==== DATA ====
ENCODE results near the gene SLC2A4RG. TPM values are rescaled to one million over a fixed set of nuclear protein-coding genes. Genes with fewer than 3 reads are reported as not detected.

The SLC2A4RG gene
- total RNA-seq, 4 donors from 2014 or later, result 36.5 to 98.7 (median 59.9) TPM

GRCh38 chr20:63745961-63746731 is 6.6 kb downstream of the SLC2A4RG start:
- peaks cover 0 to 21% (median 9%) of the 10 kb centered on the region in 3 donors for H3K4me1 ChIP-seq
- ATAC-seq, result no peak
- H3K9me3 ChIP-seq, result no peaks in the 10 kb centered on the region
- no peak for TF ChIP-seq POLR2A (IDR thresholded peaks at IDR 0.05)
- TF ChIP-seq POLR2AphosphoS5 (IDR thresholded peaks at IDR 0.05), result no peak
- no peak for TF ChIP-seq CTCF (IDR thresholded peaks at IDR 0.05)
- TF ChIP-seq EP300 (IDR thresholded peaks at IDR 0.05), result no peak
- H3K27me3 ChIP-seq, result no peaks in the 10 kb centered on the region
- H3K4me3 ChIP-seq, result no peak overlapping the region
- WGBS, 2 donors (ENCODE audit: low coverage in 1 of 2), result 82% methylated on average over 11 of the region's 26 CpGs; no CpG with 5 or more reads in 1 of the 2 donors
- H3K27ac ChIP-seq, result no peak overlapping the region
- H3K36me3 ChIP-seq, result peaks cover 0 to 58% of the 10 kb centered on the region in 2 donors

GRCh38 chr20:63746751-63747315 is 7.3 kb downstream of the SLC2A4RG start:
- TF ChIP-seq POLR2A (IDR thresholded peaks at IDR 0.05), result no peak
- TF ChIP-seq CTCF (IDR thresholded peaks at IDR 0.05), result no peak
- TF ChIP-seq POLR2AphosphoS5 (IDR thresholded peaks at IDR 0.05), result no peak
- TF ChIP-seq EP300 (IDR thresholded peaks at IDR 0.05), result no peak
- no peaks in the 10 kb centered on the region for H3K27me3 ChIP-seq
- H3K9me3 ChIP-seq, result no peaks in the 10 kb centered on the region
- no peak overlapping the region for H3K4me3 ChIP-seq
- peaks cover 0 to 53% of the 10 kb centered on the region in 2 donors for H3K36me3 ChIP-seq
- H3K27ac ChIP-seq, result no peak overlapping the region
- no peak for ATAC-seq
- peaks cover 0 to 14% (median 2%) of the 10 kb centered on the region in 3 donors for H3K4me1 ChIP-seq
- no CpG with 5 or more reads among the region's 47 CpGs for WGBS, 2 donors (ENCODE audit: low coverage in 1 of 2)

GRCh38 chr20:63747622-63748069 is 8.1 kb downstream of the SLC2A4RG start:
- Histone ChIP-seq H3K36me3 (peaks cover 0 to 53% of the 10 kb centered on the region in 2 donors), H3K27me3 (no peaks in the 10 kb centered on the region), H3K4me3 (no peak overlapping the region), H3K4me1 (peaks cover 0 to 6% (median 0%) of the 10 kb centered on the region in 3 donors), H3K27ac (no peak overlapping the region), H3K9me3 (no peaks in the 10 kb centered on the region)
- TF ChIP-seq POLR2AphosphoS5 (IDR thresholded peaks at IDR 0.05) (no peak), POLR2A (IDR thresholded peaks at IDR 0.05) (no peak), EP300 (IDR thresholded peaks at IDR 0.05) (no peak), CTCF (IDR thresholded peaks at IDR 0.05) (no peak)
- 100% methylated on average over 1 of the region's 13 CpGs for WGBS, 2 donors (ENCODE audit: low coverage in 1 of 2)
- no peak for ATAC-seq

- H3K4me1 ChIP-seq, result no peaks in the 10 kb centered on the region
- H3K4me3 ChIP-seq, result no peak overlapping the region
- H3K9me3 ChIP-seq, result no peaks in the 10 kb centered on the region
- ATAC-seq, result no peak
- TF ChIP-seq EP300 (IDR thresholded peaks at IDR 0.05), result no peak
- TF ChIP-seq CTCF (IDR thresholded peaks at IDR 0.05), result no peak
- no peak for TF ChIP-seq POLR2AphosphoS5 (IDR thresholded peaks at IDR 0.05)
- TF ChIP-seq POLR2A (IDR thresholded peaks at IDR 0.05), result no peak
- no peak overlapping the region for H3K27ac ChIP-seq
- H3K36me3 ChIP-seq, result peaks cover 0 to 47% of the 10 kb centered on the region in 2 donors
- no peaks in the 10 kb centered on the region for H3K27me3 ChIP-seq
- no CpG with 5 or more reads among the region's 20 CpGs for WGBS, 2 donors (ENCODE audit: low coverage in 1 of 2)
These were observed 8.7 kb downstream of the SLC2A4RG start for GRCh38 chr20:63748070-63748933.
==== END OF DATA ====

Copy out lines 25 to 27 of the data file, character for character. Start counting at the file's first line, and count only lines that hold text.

- peaks cover 0 to 53% of the 10 kb centered on the region in 2 donors for H3K36me3 ChIP-seq
- H3K27ac ChIP-seq, result no peak overlapping the region
- no peak for ATAC-seq